Once I articulated my values I began to examine aspects of my life through the lense of these values. For example when I looked at my then-career through the lenses of Integrity and Community, I found that the people I worked with and the company I worked for also had a strong commitment to Integrity (in part defined by doing the right things for the right reason) and Community (a robust network of outstanding professionals). The alignment with these values were strong reasons to stay in that career.

However, I was not able to fully realize my internal sense of Integrity (as I define it through my ability to express my full self) and also was not able to live into my value of Impact/Change (as I define it by the ability to push boundaries and unleash greater consciousness in the world). It was these two unexpressed values that were really at the heart of my growing discontent with that career.

My inability to live in alignment with my values of Integrity and Impact/Change began to shake the foundations of my previously enviable career path. Choosing to live through them more fully supported my conscious transition to leadership coaching. This career transition allowed me to live my primary values more fully and ultimately brought me greater professional freedom, engagement in a more fulfilling career, and significantly more life satisfaction.

Hey that’s great, but my midlife crisis isn’t about my career …

I then began to use my values to examine my marriage, my relationships with my two sons, my sense of being over committed in other areas of my life, sibling relations, you name it. While many are still a work in progress, being in alignment with my core values has consistently resulted in deeper connections and greater contentment.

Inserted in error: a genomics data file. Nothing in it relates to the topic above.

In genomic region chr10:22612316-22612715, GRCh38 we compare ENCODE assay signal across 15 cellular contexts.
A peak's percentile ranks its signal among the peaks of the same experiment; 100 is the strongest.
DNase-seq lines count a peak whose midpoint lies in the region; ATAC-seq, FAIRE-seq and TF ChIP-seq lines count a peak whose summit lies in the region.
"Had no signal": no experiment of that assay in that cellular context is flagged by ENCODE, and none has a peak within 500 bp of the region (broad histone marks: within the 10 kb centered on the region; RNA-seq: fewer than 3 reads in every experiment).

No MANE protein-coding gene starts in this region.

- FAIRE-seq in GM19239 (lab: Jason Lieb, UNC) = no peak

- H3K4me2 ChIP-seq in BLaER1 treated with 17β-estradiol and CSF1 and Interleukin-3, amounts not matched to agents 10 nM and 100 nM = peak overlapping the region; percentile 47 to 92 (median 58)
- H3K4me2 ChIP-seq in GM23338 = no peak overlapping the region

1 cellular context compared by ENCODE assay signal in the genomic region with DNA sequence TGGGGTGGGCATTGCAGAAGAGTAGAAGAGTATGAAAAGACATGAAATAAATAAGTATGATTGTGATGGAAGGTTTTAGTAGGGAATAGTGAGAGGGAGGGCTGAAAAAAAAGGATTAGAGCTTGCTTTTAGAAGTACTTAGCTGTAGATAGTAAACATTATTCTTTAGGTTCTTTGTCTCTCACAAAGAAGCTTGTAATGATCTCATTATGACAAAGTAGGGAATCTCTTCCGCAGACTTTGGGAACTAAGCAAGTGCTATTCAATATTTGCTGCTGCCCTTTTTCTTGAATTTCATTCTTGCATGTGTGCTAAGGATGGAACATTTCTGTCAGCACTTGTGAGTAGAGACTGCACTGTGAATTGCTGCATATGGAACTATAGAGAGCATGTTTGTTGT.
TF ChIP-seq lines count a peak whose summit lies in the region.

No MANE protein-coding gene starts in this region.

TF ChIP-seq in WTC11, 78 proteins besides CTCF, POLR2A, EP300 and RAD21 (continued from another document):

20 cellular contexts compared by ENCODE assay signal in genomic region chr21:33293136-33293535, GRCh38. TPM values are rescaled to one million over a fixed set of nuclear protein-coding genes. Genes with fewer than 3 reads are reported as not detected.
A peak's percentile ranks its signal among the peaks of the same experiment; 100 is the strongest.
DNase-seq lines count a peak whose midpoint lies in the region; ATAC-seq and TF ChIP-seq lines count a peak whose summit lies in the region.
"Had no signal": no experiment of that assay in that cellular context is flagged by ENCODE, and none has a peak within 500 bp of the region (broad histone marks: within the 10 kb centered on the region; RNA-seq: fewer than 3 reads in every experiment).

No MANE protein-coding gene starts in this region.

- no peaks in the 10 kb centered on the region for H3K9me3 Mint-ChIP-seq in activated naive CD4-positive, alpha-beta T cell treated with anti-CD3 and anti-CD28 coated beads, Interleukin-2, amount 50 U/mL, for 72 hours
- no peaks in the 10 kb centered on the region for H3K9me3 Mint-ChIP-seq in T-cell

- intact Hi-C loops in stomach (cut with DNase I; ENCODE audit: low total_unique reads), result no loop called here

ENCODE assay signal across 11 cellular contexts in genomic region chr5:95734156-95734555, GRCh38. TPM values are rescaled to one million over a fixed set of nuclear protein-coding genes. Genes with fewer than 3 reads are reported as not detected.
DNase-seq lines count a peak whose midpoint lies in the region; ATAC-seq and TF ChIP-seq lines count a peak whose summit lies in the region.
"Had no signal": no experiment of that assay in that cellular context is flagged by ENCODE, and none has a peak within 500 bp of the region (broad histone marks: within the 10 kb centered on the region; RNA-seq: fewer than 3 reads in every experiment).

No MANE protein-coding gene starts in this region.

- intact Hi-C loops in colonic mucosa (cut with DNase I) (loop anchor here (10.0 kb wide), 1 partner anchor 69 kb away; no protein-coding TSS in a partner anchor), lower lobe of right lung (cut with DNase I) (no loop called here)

So that’s a simple example of how unconsciously denied values, when explored and identified, led to a successful career transition. Had I not clarified and articulated my values I likely would have continued in my previous career, feeling okay but not truly satisfied … and that unanswered gnawing could have resulted in a serious midlife meltdown and ruined my life.

Are you interested in better understanding how your values may be unconsciously impacting you and how to shift to greater choice in midlife? Grab a spot on my calendar for a Midlife Meetup and let’s see what’s possible!

Men: want to avoid dementia? Exercising your body builds bigger brains, not just brawn.

By | Mortality | No Comments

midlife exercise

Exercising your body does more for your brain than brain-games alone, and midlife is the time to start.